12 Pianists Chose the Piece of a Lifetime
By Merrin Lazyan
The great pianist and composer Sergei Rachmaninoff once said, “Music is enough for a lifetime, but a lifetime is not enough for music.” This is true not only with respect to the infinite scope of feeling, fascination and joy that music offers, but also with respect to the virtually infinite repertoire. Pianists in particular are faced with impossible decisions about what to play. Will they enter the sublime world of Bach? Will they spend years mastering the Beethoven sonatas — each an entire universe unto itself? Will they enjoy the passionate reverie of Chopin? Even the most dedicated and virtuosic pianists can never play it all.
But what if this impossible decision was made more impossible still? What if today’s great pianists could play one piece — and one piece only — for the rest of their lives? What would they choose, and why? Here’s what they told us.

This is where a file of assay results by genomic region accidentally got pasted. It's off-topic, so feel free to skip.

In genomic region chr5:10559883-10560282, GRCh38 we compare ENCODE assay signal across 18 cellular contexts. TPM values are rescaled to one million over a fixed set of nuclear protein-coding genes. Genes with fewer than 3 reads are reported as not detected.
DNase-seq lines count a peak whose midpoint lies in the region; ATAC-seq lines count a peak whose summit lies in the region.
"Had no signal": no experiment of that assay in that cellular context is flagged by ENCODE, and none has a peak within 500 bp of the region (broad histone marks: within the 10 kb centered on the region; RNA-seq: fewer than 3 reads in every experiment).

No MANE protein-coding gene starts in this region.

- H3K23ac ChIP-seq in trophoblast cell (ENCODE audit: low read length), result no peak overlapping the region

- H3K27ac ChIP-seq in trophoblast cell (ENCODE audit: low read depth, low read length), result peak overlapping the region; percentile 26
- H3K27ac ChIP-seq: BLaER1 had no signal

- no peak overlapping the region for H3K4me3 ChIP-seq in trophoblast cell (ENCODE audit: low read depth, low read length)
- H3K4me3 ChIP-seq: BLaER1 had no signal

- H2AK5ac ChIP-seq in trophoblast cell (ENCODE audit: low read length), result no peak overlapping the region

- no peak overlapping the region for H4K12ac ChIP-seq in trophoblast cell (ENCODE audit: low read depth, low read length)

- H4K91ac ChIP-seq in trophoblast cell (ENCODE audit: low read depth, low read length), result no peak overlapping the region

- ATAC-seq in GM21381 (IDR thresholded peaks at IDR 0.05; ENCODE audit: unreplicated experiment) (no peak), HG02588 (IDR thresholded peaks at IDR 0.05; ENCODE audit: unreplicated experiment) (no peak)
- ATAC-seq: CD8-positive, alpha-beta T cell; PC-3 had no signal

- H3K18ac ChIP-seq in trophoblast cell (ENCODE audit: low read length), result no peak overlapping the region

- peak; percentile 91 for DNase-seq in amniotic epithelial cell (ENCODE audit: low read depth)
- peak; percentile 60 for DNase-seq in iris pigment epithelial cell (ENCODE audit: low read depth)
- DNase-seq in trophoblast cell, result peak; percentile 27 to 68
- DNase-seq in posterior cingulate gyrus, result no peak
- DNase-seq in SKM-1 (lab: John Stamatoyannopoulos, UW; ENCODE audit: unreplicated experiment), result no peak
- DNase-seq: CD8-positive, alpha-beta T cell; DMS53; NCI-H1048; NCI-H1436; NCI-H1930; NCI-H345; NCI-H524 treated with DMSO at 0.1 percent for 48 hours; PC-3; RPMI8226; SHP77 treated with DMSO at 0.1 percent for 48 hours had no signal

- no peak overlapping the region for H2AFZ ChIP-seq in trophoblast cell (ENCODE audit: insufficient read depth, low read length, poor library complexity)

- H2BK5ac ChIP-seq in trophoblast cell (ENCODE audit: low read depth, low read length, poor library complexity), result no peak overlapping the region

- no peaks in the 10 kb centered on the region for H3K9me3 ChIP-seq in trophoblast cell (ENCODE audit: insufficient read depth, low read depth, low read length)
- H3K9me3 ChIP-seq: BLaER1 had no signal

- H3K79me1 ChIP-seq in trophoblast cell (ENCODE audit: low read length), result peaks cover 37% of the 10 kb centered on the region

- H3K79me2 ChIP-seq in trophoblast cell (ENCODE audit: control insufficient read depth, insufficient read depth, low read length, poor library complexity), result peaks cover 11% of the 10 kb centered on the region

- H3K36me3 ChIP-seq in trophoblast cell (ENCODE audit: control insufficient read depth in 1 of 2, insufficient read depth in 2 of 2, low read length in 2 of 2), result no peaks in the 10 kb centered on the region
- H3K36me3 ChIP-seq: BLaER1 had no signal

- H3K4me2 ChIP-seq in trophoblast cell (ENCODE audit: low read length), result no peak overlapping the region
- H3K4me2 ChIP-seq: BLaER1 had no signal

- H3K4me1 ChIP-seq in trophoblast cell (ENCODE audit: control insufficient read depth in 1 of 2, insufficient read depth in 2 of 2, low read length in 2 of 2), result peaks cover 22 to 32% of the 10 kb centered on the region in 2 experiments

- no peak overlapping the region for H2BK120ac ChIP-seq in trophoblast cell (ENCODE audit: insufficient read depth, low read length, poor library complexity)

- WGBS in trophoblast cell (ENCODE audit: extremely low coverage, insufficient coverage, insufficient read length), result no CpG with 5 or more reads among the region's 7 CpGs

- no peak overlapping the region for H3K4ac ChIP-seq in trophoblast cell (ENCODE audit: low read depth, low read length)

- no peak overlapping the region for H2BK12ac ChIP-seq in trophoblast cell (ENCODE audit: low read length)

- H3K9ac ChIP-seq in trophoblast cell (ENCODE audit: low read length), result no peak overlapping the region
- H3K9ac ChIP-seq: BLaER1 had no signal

"Any one of several hundred pieces would do the trick, so long as I’m lucky enough to be able to play for the rest of my life. I could climb the mountain that is Brahms’s Second Piano Concerto forever, for instance, and still feel like there’s a long way to go, because I will never be its equal. If not that, I could also live with any or all of Bach’s Well-Tempered Clavier for a lifetime, as my brain will always feel stretched by those movements. Likewise for the Chopin etudes, because they will always stretch both my technique and my hand. I could keep coming up with these, but the wonderful thing is that so many of them are in my memory; I can always practice them in my head."